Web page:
(These are the words at the base of the Statue of Liberty.)

  
(This is where my blog title comes from. I know it is the U.S. Constitution and not the Declaration of Independence, but this is in NOW WAY less important.)

De los dos…

Today is a special day: a DOUBLE BLOG DAY!

Anyway, this morning I wrote about literacy and that has stuck with me the entire day. Then, as I was listening to a playlist I have, I realized most of my songs were in Spanish. It’s a great honor that I can be part of this musical culture, but I want to talk about it a little more than that.

I am American, as is rather obvious from the lack of “u” in words like “favor” and the way I spell “yogurt” and “theater”. But I am also Russian and Irish and English because of my heritage. I do, however, have one tiny portion of my family from Panama. 

I took 4 years of Spanish in high school, with a woman whom I can only describe as Spanish, made of American parts. She loved teaching and speaking the language and wanted to retire to Spain. It was her passion that really drew me into the language. In college I took a couple more classes and my playlists got longer.

I haven’t gotten to practice it in a while, mostly I brush up by going to Walmart and listening to whatever conversations there are (but don’t tell anyone!). But I think there’s something exceptionally emotional about the words of Spanish music. For blogging purposes, I’m only going to use two songs, but trust me when I say that I have PLENTY more examples. Also, in the interest of fairness, I’m going to try to use songs from the same time period (hopefully year), so that there isn’t a weird pop culture difference (other than language). I know this will be biased regardless, but here goes.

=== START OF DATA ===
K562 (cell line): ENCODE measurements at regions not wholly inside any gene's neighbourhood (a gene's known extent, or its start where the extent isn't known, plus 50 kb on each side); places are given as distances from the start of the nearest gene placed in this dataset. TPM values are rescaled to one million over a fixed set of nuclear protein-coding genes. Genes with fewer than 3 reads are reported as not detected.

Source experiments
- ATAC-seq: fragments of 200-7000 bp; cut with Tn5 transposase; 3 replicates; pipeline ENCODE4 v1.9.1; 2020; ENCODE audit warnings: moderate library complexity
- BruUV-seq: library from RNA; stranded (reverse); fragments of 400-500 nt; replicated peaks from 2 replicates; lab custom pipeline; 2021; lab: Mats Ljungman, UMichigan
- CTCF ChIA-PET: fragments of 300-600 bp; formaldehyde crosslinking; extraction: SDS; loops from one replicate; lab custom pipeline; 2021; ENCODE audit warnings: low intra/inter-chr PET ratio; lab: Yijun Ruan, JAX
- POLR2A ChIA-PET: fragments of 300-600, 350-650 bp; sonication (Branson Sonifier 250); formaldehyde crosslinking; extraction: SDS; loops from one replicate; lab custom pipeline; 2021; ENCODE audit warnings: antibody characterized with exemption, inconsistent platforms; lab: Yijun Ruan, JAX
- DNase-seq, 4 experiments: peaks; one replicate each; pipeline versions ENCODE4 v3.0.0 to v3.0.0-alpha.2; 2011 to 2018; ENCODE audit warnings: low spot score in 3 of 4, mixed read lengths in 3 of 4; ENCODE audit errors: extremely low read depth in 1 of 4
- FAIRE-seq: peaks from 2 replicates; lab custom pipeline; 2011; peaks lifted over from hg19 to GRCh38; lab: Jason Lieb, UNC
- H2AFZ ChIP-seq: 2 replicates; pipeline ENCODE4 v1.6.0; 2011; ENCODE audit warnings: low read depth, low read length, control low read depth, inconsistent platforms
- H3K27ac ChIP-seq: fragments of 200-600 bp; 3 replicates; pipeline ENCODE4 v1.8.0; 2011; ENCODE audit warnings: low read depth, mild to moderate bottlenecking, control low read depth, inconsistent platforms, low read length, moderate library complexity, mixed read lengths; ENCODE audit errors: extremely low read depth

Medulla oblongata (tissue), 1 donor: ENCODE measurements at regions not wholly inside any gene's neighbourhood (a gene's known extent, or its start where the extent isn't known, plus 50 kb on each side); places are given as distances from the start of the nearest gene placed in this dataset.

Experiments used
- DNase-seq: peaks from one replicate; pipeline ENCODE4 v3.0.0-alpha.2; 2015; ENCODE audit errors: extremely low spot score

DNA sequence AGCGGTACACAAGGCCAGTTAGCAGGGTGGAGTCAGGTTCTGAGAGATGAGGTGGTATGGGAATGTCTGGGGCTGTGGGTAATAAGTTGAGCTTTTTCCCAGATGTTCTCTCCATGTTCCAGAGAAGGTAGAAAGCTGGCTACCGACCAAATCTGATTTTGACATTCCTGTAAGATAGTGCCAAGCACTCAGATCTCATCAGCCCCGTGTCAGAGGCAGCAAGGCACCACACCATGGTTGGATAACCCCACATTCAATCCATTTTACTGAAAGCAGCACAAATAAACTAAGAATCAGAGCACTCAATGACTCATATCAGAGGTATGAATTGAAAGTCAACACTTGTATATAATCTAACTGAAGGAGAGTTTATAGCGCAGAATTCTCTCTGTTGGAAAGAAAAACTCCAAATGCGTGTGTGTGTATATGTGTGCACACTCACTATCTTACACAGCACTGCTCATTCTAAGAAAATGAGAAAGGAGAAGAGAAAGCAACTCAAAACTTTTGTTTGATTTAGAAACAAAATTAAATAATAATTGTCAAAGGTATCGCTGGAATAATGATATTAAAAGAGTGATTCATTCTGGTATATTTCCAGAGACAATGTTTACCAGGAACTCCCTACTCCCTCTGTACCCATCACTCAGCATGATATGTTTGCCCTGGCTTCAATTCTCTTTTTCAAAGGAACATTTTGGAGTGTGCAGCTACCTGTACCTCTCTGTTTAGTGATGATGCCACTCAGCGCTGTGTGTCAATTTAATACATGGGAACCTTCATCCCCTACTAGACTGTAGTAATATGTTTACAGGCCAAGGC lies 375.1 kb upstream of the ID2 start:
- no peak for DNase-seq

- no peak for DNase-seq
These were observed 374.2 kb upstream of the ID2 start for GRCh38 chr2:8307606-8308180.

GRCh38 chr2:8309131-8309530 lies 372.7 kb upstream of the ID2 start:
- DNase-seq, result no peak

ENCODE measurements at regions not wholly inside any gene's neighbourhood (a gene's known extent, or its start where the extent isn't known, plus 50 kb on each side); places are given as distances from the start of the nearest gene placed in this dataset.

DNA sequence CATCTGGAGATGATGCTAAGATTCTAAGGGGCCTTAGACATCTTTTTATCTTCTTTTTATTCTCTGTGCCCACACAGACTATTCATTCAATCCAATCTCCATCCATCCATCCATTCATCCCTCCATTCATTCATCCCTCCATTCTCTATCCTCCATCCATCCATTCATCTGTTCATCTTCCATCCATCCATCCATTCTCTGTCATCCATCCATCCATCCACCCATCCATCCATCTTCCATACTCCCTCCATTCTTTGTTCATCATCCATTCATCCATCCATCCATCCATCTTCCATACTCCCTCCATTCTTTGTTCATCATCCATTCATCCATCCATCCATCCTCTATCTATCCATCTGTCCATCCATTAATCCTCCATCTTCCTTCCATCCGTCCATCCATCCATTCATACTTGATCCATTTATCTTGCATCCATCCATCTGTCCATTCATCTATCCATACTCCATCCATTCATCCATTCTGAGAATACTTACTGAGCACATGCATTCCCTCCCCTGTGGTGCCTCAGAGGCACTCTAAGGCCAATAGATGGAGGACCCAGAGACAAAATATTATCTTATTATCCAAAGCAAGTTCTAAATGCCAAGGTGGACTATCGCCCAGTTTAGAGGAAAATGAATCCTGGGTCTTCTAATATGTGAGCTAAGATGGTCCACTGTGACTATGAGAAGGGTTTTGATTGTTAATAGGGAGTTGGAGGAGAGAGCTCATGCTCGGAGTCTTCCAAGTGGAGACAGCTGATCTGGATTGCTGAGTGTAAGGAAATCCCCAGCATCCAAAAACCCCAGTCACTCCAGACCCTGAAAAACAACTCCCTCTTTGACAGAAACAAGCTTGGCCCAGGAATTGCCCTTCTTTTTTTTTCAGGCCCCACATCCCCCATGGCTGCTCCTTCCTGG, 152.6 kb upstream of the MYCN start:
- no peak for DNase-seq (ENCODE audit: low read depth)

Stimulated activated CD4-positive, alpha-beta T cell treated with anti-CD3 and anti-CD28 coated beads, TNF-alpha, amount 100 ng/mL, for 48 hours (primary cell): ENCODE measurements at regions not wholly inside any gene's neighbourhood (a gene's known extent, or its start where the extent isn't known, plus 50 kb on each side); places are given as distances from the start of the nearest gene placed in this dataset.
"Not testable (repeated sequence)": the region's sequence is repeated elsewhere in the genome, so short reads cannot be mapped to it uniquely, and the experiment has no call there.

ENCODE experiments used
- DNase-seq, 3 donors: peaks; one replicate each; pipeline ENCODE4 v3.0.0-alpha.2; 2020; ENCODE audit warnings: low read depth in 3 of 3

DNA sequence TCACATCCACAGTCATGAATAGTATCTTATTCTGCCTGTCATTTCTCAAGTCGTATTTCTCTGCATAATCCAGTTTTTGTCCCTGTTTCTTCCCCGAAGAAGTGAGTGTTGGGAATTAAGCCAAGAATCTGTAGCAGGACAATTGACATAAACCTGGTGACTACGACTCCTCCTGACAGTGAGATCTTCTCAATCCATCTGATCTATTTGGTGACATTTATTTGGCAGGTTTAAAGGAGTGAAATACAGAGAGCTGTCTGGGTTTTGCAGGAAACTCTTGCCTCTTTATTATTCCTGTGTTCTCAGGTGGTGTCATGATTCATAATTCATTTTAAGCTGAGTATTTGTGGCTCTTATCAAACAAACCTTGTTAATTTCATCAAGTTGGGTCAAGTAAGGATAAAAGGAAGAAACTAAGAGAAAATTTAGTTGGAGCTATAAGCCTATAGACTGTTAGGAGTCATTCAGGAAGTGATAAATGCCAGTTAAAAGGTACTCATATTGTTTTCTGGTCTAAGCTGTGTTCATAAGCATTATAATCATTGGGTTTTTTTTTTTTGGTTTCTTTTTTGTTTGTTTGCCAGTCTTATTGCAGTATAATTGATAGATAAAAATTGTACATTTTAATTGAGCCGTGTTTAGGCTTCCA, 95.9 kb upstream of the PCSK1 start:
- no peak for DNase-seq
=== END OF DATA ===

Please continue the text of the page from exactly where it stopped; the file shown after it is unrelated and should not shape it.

Song: Sexy and I Know It, LMFAO

“When I walk on by, girls be looking like damn he fly

I pimp to the beat,

Walking on the street with in my new lafreak, yeah

This is how I roll, animal print, pants out control,

This is red foo with the big afro

It’s like Bruce Lee rock at the club.”
Song: Llovera, Mia Maestro

“Llovera, gotas mínimas (It will rain, tiny drops)

Lloverá, de mi boca, (It will rain from my mouth)

Saldrá el mar (The sea will pour out.)

No, no, Romeo, no,
No, no, me dejes (ver)  (No, no, don’t let me see)

Tu vida fue gestada ya… (Your life has already been gestated (lived))

Lloverá, caudales de agua, (It will rain, flows of water)

Agua lisa, (Smooth water)

Lloverá, desde mis ojos.” (It will rain, from my eyes.)
These are both from 2011, the year I graduated from high school. Of course, I picked two extremes, and I have loads of songs from that year that I hold dear (in English). But I do think that just the way life themes are expressed (like love and death and life) are put more emotionally and eloquently in Spanish.

With that being said, Dimelo by Enrique Iglesias and Nina Bonita by Chino y Nacho are probably my favorite songs, but we’ll hold that for another day. The whole point was: I REALLY enjoy being able to look into another culture and enjoy it fully, without reservation because I can understand the language. Language is the key.